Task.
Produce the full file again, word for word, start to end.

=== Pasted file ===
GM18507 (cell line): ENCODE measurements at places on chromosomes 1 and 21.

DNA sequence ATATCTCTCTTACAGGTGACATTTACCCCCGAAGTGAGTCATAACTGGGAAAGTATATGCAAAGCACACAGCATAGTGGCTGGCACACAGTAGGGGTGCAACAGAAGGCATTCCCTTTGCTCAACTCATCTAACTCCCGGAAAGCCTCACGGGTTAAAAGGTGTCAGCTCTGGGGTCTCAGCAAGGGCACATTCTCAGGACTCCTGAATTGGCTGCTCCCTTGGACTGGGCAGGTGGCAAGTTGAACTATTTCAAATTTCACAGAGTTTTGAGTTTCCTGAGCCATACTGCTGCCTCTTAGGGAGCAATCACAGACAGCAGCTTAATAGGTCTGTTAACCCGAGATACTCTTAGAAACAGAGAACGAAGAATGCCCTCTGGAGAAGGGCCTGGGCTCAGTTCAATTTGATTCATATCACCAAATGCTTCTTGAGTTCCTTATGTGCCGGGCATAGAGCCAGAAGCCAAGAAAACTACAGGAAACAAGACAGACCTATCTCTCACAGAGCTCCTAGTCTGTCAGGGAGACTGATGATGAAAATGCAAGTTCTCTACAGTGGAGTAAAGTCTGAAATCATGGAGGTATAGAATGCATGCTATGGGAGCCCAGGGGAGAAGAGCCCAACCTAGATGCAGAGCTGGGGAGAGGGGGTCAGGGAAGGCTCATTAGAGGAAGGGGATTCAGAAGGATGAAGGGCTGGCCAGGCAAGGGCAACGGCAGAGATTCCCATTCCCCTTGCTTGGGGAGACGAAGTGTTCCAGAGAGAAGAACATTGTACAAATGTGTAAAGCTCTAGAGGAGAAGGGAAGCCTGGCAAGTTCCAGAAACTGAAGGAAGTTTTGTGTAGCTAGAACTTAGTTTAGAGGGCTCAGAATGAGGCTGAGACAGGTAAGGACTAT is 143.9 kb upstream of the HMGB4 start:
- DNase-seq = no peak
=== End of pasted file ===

GM18507 (cell line): ENCODE measurements at places on chromosomes 1 and 21.

DNA sequence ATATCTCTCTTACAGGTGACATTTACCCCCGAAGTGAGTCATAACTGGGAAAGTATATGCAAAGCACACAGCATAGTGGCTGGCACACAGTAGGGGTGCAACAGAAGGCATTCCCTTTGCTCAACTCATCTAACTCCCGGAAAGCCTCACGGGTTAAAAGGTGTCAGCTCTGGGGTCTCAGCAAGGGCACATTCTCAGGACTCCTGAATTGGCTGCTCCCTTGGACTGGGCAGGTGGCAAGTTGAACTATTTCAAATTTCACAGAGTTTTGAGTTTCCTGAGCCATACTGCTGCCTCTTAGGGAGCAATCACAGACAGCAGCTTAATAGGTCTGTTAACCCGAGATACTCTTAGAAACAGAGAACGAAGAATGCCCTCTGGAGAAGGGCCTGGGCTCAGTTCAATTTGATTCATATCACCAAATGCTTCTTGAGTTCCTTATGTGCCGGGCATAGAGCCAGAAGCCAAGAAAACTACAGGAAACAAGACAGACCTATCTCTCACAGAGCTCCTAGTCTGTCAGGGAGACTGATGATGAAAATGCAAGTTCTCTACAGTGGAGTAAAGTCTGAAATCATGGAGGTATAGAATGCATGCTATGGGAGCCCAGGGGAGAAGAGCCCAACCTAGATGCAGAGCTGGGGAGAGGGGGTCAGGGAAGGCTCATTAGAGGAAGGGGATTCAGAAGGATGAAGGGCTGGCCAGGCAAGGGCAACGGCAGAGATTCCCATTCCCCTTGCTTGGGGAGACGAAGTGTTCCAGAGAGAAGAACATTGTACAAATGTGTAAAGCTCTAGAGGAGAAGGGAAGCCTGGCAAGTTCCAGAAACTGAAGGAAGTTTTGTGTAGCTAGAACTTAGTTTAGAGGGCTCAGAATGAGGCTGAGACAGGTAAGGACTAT is 143.9 kb upstream of the HMGB4 start:
- DNase-seq = no peak